Rule of Thirds?

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    Caitlin Compton

    I’ve always implemented the rule of thirds (or tool of thirds, as I prefer it!) a lot into my photos, and I’ve thought of it as a really good and strong composition technique. And I recon it’s probably one of the most well known composition tools – everyone seems to mention it! 🙂 But, recently I watched a great video recommended by Lenspiration called ‘Mastering the Art of Composition’ by Ian Plant. (It was really good and I learnt a ton!) But in it he didn’t speak very highly of the tool of thirds. I guess he sort of think of it as an overused photography technique and something that limits you. And, he actually likes centred compositions, which I barely ever use! (he did say that he sometimes use the tool of thirds) So, I was just curious as to what other people think of the tool of thirds? Is it a good/professional composition technique?

    Morgan Giesbrecht

    You’ve brought up a really interesting point, @creative-click-photography!

    Personally, I’m a big fan of the rule of thirds. I like the balance it creates and that fact that it gives me room for overlaying text onto the image (which is something I do with a lot of my photos). With that being said though, I also really like central composition.

    One thing with centring subjects is that if your subject isn’t *perfectly* centred, the image looks off. Now, I know that can be corrected in post, but it is something I’ve run into. The other downfall I’ve hear about central composition is the fact that centralized subject images tend to have more of a “snap shot” appearance than a “professional” appearance. (I think that depends on the subject and the photographer since I’ve seen some stunning central composition images that don’t look like snapshots!)

    In my portfolio, the rule of thirds is the most common composition tool you’d see. It’s my preference and also what I’m most comfortable with, but I think central composition has its place.

    One thing I’d recommend…take a variety of shots! Take that rule of thirds composition shot and then shoot it with central composition. See what you like better and what suits your style.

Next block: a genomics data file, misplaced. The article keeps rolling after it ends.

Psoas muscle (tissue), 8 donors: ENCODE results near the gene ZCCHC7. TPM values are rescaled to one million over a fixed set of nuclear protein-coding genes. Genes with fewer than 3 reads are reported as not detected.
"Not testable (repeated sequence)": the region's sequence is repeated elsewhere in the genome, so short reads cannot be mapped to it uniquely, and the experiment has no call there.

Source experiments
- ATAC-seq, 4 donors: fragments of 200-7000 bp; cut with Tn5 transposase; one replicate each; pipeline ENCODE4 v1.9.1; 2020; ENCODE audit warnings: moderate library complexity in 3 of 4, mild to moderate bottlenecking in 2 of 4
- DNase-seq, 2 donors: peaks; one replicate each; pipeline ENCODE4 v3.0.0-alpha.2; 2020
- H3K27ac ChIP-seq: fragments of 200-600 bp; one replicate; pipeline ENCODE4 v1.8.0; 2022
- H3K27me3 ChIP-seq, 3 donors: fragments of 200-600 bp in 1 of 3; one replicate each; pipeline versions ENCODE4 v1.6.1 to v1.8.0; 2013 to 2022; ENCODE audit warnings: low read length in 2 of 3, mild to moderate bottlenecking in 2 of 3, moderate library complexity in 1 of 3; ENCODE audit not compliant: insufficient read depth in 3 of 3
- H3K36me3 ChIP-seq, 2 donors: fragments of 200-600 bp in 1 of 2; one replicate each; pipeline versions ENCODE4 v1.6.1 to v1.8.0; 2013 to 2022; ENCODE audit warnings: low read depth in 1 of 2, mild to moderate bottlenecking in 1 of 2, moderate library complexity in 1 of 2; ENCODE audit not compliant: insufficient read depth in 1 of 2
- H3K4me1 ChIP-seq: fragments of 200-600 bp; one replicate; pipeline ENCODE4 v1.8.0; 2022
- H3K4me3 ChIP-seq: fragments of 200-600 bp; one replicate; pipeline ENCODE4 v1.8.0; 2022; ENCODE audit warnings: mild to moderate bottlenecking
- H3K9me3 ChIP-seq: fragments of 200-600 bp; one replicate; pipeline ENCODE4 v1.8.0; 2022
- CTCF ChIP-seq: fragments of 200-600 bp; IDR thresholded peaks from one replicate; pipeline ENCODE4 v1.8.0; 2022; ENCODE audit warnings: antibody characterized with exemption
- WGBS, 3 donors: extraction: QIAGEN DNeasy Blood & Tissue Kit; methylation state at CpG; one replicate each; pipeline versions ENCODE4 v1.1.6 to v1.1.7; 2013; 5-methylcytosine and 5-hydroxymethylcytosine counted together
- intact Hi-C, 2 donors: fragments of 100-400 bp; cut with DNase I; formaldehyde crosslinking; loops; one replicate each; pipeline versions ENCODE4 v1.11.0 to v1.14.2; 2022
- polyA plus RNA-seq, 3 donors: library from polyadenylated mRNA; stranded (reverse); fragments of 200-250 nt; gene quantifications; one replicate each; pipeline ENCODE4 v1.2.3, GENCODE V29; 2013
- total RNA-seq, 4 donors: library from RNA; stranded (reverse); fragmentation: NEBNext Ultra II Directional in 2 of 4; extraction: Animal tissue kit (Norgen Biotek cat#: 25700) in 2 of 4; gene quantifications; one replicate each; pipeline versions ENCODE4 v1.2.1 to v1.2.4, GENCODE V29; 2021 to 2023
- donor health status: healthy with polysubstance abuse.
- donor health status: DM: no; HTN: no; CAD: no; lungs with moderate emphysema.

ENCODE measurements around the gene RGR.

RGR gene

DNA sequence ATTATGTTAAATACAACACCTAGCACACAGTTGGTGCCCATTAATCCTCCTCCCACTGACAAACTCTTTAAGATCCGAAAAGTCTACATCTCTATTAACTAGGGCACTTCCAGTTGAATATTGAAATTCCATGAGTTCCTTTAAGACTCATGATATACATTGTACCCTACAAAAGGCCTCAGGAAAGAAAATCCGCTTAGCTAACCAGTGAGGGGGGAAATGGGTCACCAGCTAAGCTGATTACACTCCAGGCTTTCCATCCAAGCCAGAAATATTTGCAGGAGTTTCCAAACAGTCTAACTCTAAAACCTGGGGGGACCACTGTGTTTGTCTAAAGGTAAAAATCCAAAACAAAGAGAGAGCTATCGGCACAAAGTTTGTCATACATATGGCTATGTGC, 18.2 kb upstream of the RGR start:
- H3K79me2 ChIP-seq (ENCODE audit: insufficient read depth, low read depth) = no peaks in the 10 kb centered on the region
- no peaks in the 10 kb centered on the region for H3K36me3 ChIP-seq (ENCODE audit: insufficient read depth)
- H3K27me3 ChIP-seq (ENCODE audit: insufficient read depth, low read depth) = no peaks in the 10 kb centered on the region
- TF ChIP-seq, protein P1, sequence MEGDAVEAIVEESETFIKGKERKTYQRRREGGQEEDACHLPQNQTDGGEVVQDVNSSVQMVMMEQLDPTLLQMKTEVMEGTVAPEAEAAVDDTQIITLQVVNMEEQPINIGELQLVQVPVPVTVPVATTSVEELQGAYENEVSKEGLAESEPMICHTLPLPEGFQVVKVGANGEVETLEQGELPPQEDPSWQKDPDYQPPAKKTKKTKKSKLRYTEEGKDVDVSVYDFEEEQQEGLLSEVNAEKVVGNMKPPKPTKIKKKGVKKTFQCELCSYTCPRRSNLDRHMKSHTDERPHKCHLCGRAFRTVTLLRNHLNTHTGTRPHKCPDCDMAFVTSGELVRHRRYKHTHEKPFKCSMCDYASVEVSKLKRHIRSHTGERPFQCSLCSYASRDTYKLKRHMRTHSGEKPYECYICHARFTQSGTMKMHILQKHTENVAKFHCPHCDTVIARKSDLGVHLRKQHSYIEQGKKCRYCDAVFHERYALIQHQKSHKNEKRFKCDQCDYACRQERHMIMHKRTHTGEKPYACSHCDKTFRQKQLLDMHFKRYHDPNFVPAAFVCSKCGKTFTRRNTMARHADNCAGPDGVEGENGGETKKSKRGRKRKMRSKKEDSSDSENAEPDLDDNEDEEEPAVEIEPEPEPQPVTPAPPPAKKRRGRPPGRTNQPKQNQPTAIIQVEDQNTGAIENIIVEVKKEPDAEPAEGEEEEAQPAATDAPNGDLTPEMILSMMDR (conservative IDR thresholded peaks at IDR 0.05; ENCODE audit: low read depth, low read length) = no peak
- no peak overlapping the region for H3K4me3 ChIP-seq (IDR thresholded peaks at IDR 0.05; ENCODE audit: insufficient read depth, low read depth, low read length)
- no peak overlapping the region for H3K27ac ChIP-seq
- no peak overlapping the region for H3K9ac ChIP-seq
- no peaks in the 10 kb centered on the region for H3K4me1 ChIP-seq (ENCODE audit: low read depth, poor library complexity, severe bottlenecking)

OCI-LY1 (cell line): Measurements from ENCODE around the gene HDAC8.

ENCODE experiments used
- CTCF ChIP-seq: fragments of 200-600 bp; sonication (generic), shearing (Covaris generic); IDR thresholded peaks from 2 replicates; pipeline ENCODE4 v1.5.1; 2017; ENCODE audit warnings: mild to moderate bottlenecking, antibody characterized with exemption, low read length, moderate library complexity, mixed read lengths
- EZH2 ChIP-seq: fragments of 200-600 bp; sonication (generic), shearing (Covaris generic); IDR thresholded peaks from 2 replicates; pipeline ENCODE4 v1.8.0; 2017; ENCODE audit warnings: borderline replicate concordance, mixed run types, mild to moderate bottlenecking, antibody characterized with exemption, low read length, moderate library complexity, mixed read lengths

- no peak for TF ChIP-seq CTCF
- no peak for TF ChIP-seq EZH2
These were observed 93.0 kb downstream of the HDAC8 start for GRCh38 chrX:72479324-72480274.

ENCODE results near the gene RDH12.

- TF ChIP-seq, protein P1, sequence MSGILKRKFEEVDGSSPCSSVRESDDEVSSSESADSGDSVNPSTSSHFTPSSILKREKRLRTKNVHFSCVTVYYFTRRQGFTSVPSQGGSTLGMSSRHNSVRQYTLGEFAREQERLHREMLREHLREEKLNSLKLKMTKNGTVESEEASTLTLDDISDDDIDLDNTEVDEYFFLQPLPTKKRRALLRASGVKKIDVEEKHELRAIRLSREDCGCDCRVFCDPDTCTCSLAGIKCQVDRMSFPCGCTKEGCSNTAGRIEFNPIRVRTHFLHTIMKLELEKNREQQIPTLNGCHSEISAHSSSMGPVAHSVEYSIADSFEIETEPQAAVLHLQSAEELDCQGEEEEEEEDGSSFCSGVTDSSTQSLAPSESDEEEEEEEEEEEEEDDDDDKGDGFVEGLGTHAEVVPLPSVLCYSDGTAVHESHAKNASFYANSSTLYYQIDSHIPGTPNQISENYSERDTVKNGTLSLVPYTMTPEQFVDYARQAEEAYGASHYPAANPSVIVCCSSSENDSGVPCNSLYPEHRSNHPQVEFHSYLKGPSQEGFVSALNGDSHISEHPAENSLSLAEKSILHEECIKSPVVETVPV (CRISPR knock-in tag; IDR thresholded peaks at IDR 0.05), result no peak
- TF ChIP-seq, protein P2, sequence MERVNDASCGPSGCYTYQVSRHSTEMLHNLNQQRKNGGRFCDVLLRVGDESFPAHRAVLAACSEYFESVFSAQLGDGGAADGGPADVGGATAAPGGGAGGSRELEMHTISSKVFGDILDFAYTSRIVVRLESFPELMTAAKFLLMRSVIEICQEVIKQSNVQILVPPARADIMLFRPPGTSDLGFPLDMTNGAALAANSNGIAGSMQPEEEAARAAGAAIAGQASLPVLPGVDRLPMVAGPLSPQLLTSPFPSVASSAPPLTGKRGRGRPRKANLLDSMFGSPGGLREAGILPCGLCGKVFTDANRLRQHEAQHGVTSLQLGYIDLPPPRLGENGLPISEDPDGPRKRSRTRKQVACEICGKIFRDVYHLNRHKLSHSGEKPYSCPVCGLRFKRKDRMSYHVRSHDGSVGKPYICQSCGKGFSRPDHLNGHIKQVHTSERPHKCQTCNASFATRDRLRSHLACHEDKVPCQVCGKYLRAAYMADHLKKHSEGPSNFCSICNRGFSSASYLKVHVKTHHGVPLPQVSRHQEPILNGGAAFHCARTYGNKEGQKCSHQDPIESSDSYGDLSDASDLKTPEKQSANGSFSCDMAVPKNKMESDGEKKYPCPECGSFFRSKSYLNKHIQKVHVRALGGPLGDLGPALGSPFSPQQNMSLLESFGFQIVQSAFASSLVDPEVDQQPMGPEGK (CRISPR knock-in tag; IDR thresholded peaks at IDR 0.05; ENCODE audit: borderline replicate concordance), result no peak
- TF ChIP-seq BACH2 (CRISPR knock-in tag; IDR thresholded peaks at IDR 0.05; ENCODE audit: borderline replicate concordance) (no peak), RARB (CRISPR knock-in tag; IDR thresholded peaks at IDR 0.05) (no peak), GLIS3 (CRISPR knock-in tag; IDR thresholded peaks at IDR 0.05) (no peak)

I’ve attached an example of central composition from my portfolio below. (It was originally horizontal, but I cropped it for an assignment. So the following comment is based off the horizontal idea.) If I had taken this shot using the rule of thirds, it’d have looked kinda strange. The subject is too little for the amount of green space.

    Ultimately, I think it’s a style preference. If you love central composition shots, go for it! If you love the rule of thirds, but are feeling adventurous, dabble in the realm of central composition. Experimentation will be your best friend. 🙂

    Hope that helps!

    Lydia Bennett

    I can’t speak from a professional opinion, @creative-click-photography, but I definitely prefer the term the “tool” of thirds vs “rule” of thirds. I think that’s exactly what it is. A tool. And just like a tool, it’s great for some situations and not for others. I think it’s kind of like asking which is better, a hammer or a screwdriver? Well it depends on what you’re making and if you should use nails or screws. 🙂

    For me, when I started taking pictures I didn’t know much of anything technical about cameras or think much about composition. I just took pictures of things that I thought looked nice in a way I thought looked nice. So for me, these rules/tools of composition are things that I’m trying to learn to apply to improve my eye and thus my photos. 🙂 I’m trying to learn to be intentional in my composition with the aid of these tools.

    At the same time, photography is art, so there’s plenty of room for personal taste and creativity.

    Like @morganwriter1gmail-com said, some scenes call for centered composition and others call for the tool of thirds.

    James Staddon

    Oh how I love discussions on composition!! Shall we plan to bring it up at the end of the webinar tonight?! I have a couple thoughts, but it’s such a deep topic that I’m sure we will be talking about it for the rest of our lives! 🙂

    James Staddon

    I’m sure we’ll revisit this topic, but for now, here are my thoughts from last night’s webinar!

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